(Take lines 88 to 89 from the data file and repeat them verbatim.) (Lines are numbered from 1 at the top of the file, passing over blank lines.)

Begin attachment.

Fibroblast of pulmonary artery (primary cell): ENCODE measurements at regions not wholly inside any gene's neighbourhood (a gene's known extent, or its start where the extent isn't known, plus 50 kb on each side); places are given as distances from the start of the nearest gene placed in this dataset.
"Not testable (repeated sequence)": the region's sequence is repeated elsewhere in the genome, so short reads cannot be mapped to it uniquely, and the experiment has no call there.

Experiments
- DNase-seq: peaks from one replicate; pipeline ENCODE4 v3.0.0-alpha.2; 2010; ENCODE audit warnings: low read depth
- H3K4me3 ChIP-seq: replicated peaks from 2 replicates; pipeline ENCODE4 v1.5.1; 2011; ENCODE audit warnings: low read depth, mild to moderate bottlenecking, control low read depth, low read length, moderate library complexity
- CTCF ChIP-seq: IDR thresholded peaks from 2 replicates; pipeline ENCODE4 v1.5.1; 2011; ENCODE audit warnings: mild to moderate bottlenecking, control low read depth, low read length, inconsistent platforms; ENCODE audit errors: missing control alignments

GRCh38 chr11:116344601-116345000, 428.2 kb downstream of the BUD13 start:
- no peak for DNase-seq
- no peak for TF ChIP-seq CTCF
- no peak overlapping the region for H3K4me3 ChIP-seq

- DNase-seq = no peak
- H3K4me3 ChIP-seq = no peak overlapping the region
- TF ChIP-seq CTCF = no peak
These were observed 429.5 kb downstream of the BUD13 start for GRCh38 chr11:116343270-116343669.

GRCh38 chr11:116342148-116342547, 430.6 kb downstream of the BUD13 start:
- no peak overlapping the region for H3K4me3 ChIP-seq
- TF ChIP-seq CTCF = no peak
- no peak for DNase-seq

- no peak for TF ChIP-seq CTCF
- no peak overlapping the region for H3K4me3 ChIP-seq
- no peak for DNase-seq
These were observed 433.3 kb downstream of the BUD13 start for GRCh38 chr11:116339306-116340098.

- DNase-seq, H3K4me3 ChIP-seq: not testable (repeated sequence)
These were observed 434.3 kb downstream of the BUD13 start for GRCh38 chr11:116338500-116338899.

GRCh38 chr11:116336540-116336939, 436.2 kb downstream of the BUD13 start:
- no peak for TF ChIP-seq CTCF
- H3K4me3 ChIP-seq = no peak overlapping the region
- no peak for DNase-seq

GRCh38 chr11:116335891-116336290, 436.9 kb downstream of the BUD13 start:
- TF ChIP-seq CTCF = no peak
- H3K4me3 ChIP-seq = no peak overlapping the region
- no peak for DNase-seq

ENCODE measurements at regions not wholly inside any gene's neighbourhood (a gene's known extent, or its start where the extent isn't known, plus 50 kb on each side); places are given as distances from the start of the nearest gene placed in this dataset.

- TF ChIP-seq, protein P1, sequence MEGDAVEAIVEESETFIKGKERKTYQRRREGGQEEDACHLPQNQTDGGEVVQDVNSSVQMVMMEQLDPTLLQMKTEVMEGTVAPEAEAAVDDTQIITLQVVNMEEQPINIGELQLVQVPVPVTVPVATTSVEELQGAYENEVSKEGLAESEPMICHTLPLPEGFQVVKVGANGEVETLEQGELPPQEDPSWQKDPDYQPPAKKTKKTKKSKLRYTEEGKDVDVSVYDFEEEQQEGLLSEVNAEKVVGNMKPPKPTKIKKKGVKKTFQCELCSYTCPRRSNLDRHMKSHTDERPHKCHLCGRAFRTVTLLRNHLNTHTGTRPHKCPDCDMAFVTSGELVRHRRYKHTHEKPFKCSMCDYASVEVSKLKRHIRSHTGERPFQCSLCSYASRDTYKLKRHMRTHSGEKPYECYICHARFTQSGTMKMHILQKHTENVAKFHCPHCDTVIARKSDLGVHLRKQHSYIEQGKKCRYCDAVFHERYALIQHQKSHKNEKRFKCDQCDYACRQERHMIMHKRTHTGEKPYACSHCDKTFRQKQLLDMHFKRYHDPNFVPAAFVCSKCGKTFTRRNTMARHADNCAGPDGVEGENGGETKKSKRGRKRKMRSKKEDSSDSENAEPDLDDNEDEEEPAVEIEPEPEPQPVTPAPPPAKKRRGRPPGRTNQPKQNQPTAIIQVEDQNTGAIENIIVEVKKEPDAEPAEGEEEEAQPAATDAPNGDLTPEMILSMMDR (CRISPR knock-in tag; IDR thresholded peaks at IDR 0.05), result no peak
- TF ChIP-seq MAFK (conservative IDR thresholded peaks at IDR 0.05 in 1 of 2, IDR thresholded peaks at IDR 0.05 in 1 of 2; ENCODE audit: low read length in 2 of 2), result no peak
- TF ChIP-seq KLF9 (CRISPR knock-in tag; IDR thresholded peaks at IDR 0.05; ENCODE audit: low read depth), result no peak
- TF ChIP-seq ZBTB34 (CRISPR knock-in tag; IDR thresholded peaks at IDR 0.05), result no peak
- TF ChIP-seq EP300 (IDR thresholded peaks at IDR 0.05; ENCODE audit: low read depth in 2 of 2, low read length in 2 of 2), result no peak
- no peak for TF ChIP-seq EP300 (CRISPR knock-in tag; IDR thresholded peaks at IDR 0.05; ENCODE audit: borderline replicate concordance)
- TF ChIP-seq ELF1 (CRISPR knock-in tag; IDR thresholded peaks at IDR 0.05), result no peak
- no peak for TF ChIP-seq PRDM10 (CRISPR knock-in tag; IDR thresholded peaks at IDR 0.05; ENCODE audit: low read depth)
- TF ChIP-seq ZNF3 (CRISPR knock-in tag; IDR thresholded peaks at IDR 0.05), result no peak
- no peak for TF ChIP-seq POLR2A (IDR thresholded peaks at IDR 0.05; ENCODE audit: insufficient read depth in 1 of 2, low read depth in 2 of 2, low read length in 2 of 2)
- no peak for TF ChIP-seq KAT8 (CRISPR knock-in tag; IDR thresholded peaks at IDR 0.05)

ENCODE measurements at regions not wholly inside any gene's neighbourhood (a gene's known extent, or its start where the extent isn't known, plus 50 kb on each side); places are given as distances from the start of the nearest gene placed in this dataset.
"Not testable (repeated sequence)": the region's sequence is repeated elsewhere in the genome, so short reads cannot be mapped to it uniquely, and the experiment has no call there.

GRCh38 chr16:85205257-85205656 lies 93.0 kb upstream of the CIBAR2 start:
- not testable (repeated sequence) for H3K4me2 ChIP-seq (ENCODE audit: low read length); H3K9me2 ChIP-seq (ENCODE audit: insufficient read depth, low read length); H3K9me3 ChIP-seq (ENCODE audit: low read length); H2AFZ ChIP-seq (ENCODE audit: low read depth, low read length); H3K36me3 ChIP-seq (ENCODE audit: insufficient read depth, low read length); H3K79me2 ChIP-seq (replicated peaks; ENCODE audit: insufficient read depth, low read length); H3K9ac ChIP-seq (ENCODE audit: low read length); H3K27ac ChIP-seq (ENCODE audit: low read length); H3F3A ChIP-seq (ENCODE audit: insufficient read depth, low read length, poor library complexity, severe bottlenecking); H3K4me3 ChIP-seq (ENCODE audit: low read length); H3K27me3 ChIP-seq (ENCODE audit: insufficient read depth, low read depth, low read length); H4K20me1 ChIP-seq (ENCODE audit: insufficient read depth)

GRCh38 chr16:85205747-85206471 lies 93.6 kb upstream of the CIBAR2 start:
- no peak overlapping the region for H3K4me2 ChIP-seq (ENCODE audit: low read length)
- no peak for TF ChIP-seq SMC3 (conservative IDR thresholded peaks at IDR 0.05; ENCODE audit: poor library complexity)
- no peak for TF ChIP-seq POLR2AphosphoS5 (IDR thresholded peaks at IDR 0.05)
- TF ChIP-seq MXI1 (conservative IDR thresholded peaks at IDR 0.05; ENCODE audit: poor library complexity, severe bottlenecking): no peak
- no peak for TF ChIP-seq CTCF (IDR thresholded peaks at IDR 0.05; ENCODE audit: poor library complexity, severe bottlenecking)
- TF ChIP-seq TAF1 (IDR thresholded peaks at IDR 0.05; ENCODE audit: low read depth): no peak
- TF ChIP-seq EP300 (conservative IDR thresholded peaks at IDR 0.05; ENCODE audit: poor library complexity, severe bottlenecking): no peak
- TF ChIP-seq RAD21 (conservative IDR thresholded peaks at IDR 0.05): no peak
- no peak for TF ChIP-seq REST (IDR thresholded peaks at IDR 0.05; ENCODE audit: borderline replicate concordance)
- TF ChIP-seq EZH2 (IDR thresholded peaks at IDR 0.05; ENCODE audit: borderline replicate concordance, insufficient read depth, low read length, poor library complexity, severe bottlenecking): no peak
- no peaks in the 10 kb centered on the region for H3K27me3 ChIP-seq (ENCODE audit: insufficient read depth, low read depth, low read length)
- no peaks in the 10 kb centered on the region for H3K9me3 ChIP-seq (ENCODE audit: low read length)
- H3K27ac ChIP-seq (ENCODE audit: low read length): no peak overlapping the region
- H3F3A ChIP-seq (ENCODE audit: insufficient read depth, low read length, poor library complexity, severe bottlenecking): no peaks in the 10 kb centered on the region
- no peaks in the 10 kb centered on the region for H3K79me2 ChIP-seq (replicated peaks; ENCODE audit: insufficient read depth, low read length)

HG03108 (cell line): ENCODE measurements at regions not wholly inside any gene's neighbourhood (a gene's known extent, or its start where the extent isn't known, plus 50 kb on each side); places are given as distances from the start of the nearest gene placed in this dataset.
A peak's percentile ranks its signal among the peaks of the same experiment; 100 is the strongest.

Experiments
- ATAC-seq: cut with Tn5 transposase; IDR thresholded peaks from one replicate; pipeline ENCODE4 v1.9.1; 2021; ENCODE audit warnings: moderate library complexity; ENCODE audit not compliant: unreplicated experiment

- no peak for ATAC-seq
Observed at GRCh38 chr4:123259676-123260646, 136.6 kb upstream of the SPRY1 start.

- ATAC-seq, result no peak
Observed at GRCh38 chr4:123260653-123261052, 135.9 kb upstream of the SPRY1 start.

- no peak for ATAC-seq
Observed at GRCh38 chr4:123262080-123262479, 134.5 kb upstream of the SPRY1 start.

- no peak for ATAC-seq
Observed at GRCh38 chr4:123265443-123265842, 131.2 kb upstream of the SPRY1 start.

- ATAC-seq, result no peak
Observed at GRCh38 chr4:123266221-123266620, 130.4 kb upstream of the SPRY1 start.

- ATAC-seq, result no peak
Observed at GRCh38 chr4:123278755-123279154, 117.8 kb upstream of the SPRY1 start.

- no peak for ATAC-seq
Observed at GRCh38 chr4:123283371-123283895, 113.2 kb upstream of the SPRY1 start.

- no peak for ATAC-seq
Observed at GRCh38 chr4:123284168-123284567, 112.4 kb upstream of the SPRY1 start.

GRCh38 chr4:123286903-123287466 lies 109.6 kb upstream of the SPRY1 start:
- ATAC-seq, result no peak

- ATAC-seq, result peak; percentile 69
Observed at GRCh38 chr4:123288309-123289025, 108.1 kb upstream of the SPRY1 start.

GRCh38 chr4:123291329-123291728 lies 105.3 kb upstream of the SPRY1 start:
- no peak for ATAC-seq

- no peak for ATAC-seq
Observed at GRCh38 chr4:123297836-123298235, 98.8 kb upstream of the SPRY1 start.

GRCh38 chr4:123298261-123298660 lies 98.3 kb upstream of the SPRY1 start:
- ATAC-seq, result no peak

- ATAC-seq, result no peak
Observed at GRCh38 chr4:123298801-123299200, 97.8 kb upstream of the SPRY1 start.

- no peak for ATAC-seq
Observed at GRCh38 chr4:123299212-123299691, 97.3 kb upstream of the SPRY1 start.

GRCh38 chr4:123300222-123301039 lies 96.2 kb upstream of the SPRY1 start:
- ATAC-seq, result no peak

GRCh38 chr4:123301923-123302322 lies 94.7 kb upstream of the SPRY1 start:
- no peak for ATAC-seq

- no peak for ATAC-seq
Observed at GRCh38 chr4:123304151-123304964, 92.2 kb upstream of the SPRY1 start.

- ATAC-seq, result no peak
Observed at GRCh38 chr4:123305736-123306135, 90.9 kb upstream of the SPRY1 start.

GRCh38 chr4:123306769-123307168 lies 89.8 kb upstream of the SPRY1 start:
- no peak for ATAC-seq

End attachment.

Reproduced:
Observed at GRCh38 chr4:123288309-123289025, 108.1 kb upstream of the SPRY1 start.

GRCh38 chr4:123291329-123291728 lies 105.3 kb upstream of the SPRY1 start: